Battle for Two Sisters

Battle for Two Sisters

The Battle for Two Sisters, along with the Battle for Mount Harriet, took place on the night of June 11th and June 12th, 1982. Two Sisters gave its Argentine defenders a good height advantage and the position had to be attacked and taken if British troops did not want their route to Port Stanley made more dangerous by being attacked in the rear. Once Two Sisters had been captured, the march to Port Stanley was just miles to the east.

 

45 Commando, Royal Marines, commanded by Lieutenant Colonel A Whitehead, carried out the attack on Two Sisters. The 8th Battery, 29 Commando, Royal Artillery, supported them. ‘HMS Glamorgan’ was offshore to give more fire support with her 4.5-inch gun.

 

Opposing 45 Commando on Two Sisters were men from the Argentine 4th Infantry Regiment.

 

45 Commando ‘yomped’ from San Carlos Bay, via Teal Inlet, to Mount Kent. They reached Mount Kent on June 4th and spent another week (June 4th to June 11th) collating their supplies and sending out patrols to reconnoitre their target. Their patrols and reconnaissance were helped by men from the Royal Marines Mountain and Artic Warfare Cadre. Such work was dangerous and a friendly-fire incident on June 10th led to the deaths of four Royal Marines based in a mortar group killed by other Royal Marines out on patrol.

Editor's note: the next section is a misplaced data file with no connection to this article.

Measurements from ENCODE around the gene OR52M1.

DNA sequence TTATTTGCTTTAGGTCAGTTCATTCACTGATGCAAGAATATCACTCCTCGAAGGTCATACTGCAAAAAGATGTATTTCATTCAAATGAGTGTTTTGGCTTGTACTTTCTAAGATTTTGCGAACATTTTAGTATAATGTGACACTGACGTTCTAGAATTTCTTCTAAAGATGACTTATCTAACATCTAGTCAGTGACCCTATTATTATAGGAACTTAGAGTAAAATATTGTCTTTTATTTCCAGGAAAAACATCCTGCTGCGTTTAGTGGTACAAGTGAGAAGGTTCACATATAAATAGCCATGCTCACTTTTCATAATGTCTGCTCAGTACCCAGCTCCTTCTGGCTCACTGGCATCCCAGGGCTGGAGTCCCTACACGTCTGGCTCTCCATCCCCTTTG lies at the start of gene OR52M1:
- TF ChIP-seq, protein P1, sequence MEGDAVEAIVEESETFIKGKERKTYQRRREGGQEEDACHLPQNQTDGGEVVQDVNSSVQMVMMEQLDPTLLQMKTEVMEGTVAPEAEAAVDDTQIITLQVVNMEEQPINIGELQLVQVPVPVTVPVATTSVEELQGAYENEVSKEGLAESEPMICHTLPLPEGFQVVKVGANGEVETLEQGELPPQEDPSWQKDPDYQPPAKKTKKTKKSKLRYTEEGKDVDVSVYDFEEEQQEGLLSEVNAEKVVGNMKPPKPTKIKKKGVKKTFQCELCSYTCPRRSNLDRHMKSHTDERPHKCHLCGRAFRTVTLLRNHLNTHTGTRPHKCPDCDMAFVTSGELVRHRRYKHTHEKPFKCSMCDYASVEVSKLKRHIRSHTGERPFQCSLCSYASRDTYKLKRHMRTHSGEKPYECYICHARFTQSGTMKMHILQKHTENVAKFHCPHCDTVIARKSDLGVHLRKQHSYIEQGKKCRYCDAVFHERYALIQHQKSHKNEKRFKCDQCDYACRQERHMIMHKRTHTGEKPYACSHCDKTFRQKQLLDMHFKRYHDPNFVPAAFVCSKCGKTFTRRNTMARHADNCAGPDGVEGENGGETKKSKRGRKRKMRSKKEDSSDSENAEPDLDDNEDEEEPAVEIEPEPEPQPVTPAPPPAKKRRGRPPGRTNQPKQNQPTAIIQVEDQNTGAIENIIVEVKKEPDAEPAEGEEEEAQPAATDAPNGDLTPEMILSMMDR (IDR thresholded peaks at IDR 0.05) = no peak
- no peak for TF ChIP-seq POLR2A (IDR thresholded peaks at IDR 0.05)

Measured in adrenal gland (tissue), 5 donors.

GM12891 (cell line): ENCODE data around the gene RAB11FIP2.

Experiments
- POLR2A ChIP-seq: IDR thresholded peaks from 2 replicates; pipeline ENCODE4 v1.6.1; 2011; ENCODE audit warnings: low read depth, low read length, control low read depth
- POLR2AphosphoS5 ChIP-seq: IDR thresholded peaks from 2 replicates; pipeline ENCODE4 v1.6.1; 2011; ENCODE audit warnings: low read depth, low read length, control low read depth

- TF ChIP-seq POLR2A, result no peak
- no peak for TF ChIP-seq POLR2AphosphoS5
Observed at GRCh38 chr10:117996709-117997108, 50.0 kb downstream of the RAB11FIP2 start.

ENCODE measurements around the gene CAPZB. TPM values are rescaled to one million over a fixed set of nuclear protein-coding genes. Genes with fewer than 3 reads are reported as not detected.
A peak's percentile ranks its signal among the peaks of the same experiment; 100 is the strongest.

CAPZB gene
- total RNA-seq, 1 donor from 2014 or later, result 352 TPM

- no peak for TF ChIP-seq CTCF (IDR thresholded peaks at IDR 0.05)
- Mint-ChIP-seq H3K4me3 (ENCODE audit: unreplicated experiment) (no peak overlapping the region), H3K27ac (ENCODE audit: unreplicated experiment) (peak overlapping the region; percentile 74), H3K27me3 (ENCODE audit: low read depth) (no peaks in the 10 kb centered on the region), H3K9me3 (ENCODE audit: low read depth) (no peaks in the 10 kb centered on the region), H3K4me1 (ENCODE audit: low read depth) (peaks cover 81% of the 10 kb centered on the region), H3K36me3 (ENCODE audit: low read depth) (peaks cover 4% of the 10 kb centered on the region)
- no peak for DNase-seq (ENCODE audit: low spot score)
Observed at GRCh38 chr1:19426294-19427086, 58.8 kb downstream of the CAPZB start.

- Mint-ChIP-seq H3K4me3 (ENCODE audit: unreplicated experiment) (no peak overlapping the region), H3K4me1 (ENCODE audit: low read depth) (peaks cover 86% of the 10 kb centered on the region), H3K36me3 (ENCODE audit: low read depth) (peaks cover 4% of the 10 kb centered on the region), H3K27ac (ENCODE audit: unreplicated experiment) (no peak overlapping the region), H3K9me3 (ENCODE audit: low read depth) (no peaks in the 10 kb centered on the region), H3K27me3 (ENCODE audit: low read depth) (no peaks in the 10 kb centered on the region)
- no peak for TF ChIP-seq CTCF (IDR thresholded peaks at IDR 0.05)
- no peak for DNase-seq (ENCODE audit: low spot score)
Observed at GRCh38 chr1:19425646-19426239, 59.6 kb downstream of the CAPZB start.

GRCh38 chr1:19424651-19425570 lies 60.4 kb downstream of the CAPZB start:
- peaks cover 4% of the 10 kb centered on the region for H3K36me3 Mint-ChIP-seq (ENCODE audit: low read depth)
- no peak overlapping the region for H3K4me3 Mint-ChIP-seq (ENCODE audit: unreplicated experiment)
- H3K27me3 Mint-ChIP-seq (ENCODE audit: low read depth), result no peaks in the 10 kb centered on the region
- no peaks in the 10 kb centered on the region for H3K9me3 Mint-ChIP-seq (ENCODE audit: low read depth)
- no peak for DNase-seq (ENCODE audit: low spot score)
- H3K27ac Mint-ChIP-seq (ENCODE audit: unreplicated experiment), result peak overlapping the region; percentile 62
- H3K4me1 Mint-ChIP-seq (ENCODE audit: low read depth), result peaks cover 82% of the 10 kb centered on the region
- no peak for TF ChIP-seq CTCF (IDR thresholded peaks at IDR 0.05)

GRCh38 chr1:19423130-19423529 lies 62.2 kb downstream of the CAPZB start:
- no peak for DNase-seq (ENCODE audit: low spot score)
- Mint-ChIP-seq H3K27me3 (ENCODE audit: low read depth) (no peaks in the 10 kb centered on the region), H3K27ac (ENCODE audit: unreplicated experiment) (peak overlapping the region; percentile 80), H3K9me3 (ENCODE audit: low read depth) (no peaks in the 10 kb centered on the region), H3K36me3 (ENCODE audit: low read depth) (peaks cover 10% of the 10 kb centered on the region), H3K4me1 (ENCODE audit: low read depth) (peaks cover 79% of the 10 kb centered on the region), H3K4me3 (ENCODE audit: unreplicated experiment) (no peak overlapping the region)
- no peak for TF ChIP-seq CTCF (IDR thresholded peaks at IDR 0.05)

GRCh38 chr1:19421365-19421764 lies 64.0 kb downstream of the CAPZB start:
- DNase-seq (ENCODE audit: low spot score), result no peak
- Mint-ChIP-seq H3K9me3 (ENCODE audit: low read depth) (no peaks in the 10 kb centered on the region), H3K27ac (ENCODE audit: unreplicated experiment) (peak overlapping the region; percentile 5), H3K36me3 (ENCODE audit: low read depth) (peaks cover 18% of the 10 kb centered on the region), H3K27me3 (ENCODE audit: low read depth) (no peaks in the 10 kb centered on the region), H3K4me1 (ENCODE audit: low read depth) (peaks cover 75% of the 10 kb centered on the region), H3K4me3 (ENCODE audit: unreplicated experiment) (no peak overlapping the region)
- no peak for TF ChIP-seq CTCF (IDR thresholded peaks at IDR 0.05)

The attack on the Argentine positions was planned to start at 21.00 on June 11th. Whitehead had ordered a silent attack. Three companies made up the attack – X, Y and Z. In fact, because of the terrain, the attack started two hours late at 23.00 – the result of the difficulty in transporting heavy equipment over very difficult rocky ground.

 

Assisted by accurate artillery fire, 45 Commando made good ground. By 02.30 on June 12th, Z Company had reached its target – just three-and-a-half hours after the start of the attack. The whole of Two Sisters was taken before dawn. By any standards, the attack by 45 Commando had been a resounding success. The artillery fire of 29 Commando covered their advance up the slopes. ‘HMS Glamorgan’ also assisted in this – but paid the price for this later.

 

In all 45 Commando lost four men – three Royal Marines and a Royal Engineer Commando. Seventeen men were wounded. The 4th Infantry Regiment lost twenty killed and 54 men were taken prisoner.

 

For the bravery shown in the attack on Two Sisters, men from 45 Commando were awarded 1 DSO, 3 Military Crosses, 1 DCM and 4 Military Medals. A commando from 29 Commando received a Military Medal as did a man from the Mountain and Artic Warfare Cadre.

 

HMS Glamorgan stayed in her position offshore to support units from 45 Commando who were pinned down. HMS Glamorgan stayed where she was past the time she was meant to leave and was hit by a land based Exocet missile. Thirteen sailors were killed as a result of this attack.


MLA Citation/Reference

"Battle for Two Sisters". HistoryLearningSite.co.uk. 2007. Web.






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